- Code of Conduct (.dox)
- Social Work Program Student Handbook (PDF)
Major Requirements: The Social Work major requires 60 hours of coursework, which include a combination of social work, biology, sociology, and psychology.
Electives: Students complete 12 hours of elective courses in any area of study they choose.
General Education Requirements: The degree requires 48 hours of general education courses that students complete over four years in addition to their major courses and electives.
View and download the full degree plan for our Social Work major (PDF).
Our Faculty and Student Support Services
Faculty interact closely with students through classes, advising sessions, fieldwork and program events. Professors have a diversity of research interests and all share a passion for the field of social work and helping students succeed.
"I am inspired by the opportunity to learn and work alongside students, faculty, and the broader community in generating understanding and action around global-minded social justice initiatives, particularly those related to violence against women, forced migration, human trafficking, and the detention of immigrant women and children fleeing violence."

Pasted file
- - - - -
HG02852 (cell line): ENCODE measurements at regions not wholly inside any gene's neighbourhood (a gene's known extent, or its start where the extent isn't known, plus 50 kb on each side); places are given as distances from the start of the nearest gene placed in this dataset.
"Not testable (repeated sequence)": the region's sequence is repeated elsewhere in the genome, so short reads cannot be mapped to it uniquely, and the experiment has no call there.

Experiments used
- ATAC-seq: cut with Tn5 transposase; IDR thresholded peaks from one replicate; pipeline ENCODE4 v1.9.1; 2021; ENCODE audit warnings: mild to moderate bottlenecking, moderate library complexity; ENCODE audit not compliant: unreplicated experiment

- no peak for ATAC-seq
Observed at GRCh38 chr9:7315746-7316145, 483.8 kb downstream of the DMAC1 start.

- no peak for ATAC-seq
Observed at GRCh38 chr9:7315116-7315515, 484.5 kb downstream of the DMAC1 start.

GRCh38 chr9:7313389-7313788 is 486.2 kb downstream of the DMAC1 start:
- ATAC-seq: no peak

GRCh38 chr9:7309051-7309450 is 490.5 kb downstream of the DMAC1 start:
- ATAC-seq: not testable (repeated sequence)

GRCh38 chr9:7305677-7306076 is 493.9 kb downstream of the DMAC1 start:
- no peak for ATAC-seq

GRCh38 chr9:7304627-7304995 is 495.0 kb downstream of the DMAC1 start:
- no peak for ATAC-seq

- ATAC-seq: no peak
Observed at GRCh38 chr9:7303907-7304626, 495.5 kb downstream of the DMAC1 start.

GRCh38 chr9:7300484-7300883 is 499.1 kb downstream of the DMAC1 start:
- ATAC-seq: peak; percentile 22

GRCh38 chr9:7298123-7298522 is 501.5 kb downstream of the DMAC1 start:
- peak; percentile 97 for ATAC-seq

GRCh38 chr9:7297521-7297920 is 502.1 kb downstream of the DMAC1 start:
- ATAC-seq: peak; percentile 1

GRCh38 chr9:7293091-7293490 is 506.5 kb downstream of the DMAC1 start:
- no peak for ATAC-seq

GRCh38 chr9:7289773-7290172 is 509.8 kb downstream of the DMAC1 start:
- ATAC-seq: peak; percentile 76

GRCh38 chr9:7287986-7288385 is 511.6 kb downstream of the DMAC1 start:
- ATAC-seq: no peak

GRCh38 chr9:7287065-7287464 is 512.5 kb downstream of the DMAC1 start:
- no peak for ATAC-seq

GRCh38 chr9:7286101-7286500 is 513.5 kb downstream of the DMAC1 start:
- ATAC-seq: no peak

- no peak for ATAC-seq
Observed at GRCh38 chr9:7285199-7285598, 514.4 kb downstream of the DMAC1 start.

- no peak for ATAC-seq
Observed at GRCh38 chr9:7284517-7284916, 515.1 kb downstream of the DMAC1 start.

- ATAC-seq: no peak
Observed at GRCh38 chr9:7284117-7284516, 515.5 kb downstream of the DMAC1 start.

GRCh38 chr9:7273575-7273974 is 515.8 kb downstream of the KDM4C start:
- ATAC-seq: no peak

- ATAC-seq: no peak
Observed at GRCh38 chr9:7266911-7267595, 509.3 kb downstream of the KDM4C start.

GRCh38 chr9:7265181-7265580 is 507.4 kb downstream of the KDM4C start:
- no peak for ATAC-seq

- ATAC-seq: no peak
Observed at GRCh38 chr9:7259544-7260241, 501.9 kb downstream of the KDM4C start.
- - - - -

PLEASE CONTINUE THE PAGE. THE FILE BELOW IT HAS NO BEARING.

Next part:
– Laurie Cook Heffron, Assistant Professor of Social Work
"I view social work education as a collaboration and partnership with my students. I constantly remind students that in a few short years they will be my colleagues in the community combating issues of social injustice and inequality."
– Adam McCormick, Assistant Professor of Social Work
Student Support Services
Along with personal attention and mentorship from their professors, our students have access to offices and programs outside of the classroom that support their success. We encourage students to take advantage these resources that help them thrive and excel: